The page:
How was your day? Was it “one of those days”? Did you suffer a setback? Did you have a tough meeting? Did you get some nasty feedback on something you spend too many hours working on?
How resilient are you feeling right now?
Every day in communications we have setbacks – difficult Executive, Ministers Offices demands, staffing issues, challenges with suppliers. There are few other professions where everyone can change what you do or challenge your professional advice, and it is considered the norm.
To succeed as a communications professional, you need to be resilient. Really really resilient.
Resilience is the ability to recover quickly from setbacks or difficulties.
We have all experienced setbacks. We have all spent hours pouring over every word in a speech only to have it rewritten in the sweep of a red pen. A headline-grabbing media release redrafted by someone who doesn’t know Fairfax from News Corp. A clear and crisp piece of web content turned into legislative waffle.
But it wasn’t those times that called on my resilience reserves. It was the lack of gratitude after a huge project is delivered. The people who dismissed your ideas in a meeting because you are “just the comms person” or didn’t ask for your opinion at all. The lack of acknowledgement of the qualifications and years of experience that you bring to the table. They were the times that tested me, that made me question if this was the right profession for me. However, it was my ability to let go and get on with the job that demonstrated my resilience.
A lot of people have commented throughout my career that I am resilient. Many have asked how do I build and maintain my resilience. I hate to disappoint you, but I don’t have the answer, there is no secret formula. Everyone has to figure it out for themselves.
Here are a few things that work for me:
Sometimes good is good enough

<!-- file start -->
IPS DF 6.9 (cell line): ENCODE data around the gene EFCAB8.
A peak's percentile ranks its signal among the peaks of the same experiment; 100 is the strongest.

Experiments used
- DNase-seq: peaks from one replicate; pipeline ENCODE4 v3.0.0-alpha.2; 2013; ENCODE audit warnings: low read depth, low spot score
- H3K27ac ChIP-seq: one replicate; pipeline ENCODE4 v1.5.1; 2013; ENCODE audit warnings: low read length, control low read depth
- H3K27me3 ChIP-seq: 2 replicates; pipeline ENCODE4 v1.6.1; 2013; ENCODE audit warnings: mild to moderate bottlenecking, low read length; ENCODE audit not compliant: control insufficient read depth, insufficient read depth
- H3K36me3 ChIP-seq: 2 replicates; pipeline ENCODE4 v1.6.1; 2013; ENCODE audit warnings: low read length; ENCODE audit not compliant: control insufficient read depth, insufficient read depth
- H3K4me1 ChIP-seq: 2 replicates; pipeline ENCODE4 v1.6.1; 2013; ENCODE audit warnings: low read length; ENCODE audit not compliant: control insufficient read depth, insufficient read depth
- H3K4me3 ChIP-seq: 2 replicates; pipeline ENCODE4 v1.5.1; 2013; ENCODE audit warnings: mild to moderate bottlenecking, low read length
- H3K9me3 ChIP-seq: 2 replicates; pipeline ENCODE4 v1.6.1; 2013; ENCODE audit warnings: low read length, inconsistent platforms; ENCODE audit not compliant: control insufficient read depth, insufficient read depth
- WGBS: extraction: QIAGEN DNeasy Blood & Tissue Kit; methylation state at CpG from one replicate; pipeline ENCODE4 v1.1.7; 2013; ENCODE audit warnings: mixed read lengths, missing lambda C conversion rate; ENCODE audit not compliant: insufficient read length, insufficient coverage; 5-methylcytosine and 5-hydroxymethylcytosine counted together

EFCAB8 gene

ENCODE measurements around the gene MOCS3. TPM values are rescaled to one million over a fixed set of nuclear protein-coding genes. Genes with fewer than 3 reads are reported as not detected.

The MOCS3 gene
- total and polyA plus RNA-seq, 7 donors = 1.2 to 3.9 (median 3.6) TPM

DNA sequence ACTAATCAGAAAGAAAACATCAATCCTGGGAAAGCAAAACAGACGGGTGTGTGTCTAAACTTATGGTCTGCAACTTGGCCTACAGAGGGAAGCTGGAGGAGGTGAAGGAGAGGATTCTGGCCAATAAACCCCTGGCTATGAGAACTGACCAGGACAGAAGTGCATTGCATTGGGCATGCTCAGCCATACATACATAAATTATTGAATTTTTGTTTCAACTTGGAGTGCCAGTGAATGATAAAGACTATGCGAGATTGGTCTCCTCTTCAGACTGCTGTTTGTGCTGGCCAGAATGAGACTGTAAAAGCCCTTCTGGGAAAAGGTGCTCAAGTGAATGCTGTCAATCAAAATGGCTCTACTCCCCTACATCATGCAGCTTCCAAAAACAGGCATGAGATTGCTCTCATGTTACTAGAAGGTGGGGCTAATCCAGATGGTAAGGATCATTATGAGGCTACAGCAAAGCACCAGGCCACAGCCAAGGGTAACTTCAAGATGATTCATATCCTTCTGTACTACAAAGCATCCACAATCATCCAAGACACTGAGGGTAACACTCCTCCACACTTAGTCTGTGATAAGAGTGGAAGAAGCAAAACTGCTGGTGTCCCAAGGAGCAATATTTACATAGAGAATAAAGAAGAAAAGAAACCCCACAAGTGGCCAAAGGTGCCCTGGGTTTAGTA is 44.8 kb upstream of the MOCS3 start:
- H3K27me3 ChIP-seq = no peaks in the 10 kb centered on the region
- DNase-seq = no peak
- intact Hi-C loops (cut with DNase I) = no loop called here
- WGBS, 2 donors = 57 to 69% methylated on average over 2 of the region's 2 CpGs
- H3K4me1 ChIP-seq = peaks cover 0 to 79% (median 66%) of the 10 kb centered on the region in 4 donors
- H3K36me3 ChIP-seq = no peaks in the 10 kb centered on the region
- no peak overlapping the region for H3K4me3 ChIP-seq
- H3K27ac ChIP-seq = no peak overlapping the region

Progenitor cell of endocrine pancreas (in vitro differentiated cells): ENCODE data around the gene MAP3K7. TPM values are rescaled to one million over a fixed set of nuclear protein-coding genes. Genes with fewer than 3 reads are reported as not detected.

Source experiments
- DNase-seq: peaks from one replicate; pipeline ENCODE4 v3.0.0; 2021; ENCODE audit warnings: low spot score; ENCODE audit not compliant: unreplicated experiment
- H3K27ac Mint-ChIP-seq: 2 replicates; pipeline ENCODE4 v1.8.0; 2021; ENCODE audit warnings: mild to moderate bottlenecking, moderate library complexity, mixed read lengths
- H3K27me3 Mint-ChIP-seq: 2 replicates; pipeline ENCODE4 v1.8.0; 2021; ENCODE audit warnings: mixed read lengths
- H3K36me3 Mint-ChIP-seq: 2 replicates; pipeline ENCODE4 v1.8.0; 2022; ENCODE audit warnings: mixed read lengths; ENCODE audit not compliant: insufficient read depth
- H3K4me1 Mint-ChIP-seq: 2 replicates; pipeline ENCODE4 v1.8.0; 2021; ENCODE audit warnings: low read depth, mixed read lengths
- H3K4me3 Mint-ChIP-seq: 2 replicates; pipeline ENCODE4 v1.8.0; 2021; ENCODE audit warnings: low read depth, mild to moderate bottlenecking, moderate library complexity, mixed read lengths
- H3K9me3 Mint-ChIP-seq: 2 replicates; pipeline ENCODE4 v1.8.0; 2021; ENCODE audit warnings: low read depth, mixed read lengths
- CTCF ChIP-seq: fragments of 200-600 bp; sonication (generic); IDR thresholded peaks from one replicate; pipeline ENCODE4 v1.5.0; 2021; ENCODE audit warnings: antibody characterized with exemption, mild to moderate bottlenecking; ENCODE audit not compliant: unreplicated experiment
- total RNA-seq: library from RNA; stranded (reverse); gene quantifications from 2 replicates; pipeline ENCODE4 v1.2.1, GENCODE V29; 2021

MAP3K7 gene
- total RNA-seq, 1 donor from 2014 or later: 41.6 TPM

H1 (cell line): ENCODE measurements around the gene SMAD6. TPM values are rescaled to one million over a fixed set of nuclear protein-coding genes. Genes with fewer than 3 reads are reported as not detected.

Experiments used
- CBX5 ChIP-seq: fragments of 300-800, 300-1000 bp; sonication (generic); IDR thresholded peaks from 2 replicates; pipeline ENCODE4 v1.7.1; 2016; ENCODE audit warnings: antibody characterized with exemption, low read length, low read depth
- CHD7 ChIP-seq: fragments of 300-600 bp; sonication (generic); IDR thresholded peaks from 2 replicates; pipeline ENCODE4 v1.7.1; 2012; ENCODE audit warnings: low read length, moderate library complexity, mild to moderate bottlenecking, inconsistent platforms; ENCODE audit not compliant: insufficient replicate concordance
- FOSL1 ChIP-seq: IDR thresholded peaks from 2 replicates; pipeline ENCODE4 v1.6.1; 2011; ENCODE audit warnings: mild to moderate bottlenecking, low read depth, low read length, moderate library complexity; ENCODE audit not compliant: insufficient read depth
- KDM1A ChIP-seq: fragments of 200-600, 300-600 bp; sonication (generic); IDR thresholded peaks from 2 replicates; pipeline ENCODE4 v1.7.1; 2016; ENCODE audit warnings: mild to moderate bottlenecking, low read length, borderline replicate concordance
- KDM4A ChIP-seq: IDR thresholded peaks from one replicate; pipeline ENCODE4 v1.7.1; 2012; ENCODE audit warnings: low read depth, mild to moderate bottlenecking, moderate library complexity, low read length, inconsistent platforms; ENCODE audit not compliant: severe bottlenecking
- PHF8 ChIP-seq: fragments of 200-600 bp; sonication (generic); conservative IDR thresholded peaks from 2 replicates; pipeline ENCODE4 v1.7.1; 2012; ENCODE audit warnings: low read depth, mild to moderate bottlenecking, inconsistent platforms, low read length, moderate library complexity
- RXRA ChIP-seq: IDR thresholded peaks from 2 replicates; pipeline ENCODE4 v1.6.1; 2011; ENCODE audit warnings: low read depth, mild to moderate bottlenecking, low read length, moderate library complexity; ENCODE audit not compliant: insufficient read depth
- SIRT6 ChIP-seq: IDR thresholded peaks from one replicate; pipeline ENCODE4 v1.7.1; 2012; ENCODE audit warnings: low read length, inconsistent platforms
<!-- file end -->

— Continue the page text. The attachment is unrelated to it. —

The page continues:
Communications professionals are often perfectionists. We are often the last barrier before the big wide world and that makes us want to get it “right”. However, when we know a draft is going to a boss or a client that can’t help but edit your work maybe 80% will do (maybe less). A whole lot of you just shuddered when I said that, but it’s true. Put in a little less effort now and maintain your reserves until you have to polish that final version or battle the changes being suggested. Have a good solid draft, and a plan, but don’t stress over every word.
Surround yourself with resilient people
If you are surrounded by people who are constantly stressing out, having meltdowns, whining, it will wear on your resilience. You may not be able to control everyone you work with, but you can choose who your work buddies are and who you turn to when times are tough. Seek out and surround yourself with other resilient, positive people. People that will pep you up, not bring you down.
Work out what is non-negotiable
There were a few things that were non-negotiable for me at work no matter how hectic a day in the office was. They were my things that I did to remain centred. I always made coffee in the morning, even if people were already yelling out my name. It was my one moment I had to breathe before the day began. I always ate lunch, even if it was in a meeting or during a brainstorming session. I always made time for a cup of tea in the afternoon, often it was with one of my team talking through an issue or sharing a story, but the act of making and holding a cup of tea always calmed me. Given all of my things were food related I guess my advice is create your own menu of self-care habits that get you through long days.
Have something to look forward to
Finally, know when to take a break. I always had a holiday planned. It didn’t matter if it was 12-18 months away. I knew it was there and I could look forward to as an end goal (only 89 days, 4 hours, 23 minutes to go…). It gave me something else to focus on during a bad day. If it’s not a holiday then have something planned that you can look forward to, it adds a little sunshine when things are grey.
For me resilience comes down to this, you need to learn how to dust yourself off and get up again because in communications there will always be setbacks. There is no magic formula, it’s about understanding what pushes your buttons and what reinvigorates you. Then find a balance between the two.